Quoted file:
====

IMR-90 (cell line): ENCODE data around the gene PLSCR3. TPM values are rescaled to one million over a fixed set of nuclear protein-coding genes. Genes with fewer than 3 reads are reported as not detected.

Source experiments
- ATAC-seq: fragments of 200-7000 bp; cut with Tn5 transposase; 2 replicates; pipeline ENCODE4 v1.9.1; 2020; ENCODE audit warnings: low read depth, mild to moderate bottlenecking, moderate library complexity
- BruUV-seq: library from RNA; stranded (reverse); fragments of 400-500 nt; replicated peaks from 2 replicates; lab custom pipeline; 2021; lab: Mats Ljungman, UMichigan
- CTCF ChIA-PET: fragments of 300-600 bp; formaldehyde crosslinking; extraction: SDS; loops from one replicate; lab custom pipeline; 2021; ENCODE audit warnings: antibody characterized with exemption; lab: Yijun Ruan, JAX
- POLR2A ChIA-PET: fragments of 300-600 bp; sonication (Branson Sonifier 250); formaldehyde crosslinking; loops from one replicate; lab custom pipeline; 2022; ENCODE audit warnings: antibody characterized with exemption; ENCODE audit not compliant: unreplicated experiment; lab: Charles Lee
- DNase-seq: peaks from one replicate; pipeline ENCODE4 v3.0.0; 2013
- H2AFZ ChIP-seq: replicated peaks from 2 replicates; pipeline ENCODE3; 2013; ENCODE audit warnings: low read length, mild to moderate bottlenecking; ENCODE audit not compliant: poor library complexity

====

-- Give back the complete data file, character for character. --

IMR-90 (cell line): ENCODE data around the gene PLSCR3. TPM values are rescaled to one million over a fixed set of nuclear protein-coding genes. Genes with fewer than 3 reads are reported as not detected.

Source experiments
- ATAC-seq: fragments of 200-7000 bp; cut with Tn5 transposase; 2 replicates; pipeline ENCODE4 v1.9.1; 2020; ENCODE audit warnings: low read depth, mild to moderate bottlenecking, moderate library complexity
- BruUV-seq: library from RNA; stranded (reverse); fragments of 400-500 nt; replicated peaks from 2 replicates; lab custom pipeline; 2021; lab: Mats Ljungman, UMichigan
- CTCF ChIA-PET: fragments of 300-600 bp; formaldehyde crosslinking; extraction: SDS; loops from one replicate; lab custom pipeline; 2021; ENCODE audit warnings: antibody characterized with exemption; lab: Yijun Ruan, JAX
- POLR2A ChIA-PET: fragments of 300-600 bp; sonication (Branson Sonifier 250); formaldehyde crosslinking; loops from one replicate; lab custom pipeline; 2022; ENCODE audit warnings: antibody characterized with exemption; ENCODE audit not compliant: unreplicated experiment; lab: Charles Lee
- DNase-seq: peaks from one replicate; pipeline ENCODE4 v3.0.0; 2013
- H2AFZ ChIP-seq: replicated peaks from 2 replicates; pipeline ENCODE3; 2013; ENCODE audit warnings: low read length, mild to moderate bottlenecking; ENCODE audit not compliant: poor library complexity